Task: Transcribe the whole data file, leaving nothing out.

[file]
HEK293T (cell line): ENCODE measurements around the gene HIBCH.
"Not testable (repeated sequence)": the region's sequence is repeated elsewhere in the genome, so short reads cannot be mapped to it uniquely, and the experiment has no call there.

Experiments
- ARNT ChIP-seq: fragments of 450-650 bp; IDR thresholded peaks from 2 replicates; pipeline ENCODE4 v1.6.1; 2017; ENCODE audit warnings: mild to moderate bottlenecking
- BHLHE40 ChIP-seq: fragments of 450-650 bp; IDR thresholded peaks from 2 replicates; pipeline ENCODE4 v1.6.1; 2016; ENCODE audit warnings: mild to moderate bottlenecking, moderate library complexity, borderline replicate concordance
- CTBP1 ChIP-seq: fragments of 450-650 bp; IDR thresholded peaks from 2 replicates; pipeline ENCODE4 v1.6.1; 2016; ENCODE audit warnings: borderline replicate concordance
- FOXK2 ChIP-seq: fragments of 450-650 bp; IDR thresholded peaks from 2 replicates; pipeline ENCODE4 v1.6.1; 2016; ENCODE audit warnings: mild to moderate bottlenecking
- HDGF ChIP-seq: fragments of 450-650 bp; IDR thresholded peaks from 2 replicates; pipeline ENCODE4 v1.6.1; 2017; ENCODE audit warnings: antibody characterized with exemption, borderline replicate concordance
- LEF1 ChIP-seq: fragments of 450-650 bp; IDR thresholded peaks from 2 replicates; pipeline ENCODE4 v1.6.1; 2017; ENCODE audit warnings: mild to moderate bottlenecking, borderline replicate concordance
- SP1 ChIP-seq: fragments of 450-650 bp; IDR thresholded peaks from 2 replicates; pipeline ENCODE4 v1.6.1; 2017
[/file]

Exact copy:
HEK293T (cell line): ENCODE measurements around the gene HIBCH.
"Not testable (repeated sequence)": the region's sequence is repeated elsewhere in the genome, so short reads cannot be mapped to it uniquely, and the experiment has no call there.

Experiments
- ARNT ChIP-seq: fragments of 450-650 bp; IDR thresholded peaks from 2 replicates; pipeline ENCODE4 v1.6.1; 2017; ENCODE audit warnings: mild to moderate bottlenecking
- BHLHE40 ChIP-seq: fragments of 450-650 bp; IDR thresholded peaks from 2 replicates; pipeline ENCODE4 v1.6.1; 2016; ENCODE audit warnings: mild to moderate bottlenecking, moderate library complexity, borderline replicate concordance
- CTBP1 ChIP-seq: fragments of 450-650 bp; IDR thresholded peaks from 2 replicates; pipeline ENCODE4 v1.6.1; 2016; ENCODE audit warnings: borderline replicate concordance
- FOXK2 ChIP-seq: fragments of 450-650 bp; IDR thresholded peaks from 2 replicates; pipeline ENCODE4 v1.6.1; 2016; ENCODE audit warnings: mild to moderate bottlenecking
- HDGF ChIP-seq: fragments of 450-650 bp; IDR thresholded peaks from 2 replicates; pipeline ENCODE4 v1.6.1; 2017; ENCODE audit warnings: antibody characterized with exemption, borderline replicate concordance
- LEF1 ChIP-seq: fragments of 450-650 bp; IDR thresholded peaks from 2 replicates; pipeline ENCODE4 v1.6.1; 2017; ENCODE audit warnings: mild to moderate bottlenecking, borderline replicate concordance
- SP1 ChIP-seq: fragments of 450-650 bp; IDR thresholded peaks from 2 replicates; pipeline ENCODE4 v1.6.1; 2017